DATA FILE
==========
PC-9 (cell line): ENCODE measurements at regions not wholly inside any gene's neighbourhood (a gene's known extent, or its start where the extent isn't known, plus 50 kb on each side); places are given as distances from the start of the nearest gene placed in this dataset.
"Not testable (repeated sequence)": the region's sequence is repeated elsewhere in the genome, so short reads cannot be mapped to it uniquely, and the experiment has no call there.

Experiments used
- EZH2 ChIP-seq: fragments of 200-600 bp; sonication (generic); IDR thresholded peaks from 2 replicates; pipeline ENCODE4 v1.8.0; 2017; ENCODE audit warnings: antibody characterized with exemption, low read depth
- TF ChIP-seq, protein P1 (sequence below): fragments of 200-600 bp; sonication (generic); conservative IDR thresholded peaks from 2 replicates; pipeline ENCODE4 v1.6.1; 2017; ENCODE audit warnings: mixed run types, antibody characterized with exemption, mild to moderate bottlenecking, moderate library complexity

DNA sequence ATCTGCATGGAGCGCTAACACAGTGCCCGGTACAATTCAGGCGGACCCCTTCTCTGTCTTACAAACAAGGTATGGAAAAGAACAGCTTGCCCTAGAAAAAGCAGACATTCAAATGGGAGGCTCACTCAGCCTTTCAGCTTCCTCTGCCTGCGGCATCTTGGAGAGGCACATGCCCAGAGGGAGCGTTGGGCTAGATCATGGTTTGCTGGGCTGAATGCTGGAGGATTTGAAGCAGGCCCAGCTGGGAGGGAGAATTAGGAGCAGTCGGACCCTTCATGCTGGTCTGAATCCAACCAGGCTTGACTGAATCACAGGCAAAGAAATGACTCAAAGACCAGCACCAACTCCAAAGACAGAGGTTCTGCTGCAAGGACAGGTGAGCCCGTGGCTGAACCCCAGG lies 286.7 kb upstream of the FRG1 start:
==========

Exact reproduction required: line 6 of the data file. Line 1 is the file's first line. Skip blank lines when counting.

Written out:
DNA sequence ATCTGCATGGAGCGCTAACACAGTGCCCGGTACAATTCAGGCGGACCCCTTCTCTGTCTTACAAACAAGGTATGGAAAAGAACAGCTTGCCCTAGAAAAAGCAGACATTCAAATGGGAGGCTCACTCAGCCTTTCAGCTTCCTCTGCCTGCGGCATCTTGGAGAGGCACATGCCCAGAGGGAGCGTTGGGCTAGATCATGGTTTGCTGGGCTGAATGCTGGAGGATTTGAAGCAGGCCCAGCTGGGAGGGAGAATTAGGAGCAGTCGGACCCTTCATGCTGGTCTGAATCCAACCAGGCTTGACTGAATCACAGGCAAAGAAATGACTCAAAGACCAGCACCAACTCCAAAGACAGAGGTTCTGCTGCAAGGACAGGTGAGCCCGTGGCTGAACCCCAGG lies 286.7 kb upstream of the FRG1 start: